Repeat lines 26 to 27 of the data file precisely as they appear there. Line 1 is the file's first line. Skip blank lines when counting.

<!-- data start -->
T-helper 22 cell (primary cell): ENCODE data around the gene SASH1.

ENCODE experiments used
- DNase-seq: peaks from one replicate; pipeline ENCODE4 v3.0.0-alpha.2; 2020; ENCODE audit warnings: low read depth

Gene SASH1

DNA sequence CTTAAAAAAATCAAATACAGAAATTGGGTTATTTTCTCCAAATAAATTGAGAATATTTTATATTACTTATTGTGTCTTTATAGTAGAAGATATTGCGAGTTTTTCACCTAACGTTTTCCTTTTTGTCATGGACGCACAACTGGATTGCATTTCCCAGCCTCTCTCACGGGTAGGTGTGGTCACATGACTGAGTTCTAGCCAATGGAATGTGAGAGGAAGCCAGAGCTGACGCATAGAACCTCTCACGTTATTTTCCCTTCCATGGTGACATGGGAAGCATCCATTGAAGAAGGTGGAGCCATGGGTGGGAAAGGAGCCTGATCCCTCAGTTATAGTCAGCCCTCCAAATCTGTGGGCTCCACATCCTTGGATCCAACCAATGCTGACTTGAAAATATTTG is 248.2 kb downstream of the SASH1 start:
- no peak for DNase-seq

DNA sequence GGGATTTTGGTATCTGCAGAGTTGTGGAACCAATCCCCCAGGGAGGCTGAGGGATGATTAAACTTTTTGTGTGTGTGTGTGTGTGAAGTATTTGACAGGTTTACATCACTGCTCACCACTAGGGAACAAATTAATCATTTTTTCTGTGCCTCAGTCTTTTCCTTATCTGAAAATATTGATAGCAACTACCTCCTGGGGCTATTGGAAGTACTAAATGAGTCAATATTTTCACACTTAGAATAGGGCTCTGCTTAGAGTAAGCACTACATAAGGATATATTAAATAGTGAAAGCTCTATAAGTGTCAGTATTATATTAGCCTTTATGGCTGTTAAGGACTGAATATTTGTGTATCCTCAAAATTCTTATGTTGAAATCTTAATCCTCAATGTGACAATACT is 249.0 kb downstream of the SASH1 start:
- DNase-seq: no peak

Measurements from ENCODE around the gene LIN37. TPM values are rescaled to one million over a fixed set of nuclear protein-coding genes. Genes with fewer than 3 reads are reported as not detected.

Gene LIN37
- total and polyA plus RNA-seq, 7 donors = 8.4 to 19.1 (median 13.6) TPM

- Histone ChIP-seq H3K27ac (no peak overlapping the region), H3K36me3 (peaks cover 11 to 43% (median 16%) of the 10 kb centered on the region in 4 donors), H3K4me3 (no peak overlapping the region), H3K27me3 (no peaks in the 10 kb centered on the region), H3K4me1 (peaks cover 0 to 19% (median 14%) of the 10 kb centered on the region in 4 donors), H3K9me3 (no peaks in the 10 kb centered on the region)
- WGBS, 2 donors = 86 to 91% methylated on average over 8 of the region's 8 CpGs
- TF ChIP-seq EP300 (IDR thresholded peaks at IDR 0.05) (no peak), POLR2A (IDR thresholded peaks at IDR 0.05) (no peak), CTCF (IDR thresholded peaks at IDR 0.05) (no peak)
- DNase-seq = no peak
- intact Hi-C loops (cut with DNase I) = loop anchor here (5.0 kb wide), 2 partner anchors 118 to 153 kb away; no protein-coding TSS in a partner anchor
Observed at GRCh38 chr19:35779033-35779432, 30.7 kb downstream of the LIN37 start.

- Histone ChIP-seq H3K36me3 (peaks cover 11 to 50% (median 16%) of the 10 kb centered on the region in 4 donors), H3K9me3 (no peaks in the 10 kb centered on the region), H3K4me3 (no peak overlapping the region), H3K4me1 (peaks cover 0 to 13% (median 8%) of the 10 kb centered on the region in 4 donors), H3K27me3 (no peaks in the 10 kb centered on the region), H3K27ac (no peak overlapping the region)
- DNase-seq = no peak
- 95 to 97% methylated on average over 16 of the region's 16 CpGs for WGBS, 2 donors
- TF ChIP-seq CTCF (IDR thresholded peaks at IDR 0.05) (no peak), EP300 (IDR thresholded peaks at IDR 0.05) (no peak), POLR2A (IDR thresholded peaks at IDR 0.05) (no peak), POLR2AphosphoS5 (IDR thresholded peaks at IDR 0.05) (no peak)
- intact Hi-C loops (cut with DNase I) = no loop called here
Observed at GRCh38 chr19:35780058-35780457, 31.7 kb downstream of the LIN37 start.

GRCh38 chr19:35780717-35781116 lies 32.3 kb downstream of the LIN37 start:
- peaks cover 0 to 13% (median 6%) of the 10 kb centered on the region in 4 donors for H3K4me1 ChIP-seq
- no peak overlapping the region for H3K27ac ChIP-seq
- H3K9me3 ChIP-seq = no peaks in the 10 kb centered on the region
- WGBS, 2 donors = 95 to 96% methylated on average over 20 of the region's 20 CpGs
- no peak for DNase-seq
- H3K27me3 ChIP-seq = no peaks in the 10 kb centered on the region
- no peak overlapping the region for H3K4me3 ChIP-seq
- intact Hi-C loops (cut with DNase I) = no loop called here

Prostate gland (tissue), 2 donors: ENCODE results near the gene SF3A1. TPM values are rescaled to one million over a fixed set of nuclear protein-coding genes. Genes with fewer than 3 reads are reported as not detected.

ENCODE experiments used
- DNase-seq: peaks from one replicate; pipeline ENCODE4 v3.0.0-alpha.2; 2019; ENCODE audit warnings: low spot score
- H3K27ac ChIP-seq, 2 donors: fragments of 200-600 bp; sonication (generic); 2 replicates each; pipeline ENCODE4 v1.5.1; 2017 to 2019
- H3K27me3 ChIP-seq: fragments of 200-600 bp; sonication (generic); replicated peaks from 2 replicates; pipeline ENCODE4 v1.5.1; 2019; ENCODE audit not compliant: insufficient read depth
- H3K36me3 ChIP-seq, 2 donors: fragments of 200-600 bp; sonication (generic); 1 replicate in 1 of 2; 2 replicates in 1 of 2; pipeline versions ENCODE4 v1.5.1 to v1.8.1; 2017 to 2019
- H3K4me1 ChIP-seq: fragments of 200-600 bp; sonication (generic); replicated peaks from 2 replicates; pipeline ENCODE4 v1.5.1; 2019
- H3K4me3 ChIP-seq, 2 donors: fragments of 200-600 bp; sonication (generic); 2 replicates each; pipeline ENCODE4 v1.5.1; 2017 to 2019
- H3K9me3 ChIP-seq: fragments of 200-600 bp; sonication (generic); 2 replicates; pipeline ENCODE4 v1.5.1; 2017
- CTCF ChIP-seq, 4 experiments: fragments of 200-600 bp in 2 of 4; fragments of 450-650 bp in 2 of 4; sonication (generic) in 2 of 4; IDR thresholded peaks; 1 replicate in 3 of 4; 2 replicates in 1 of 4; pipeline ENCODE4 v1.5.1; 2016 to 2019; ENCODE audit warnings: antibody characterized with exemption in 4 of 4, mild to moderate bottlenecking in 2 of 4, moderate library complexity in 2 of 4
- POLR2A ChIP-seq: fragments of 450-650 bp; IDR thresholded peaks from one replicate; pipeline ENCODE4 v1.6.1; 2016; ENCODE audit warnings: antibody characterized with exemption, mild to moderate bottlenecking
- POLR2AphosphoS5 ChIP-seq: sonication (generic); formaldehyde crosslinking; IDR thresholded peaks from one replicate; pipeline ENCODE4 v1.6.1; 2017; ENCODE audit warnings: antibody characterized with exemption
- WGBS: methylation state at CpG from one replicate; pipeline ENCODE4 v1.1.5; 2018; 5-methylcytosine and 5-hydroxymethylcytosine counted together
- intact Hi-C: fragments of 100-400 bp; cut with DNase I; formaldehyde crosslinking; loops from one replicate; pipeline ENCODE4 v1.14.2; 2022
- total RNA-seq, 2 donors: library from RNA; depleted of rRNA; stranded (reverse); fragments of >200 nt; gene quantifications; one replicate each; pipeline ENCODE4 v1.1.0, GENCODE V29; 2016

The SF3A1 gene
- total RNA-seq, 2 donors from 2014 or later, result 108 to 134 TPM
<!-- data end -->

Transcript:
- no peak overlapping the region for H3K27ac ChIP-seq
- H3K9me3 ChIP-seq = no peaks in the 10 kb centered on the region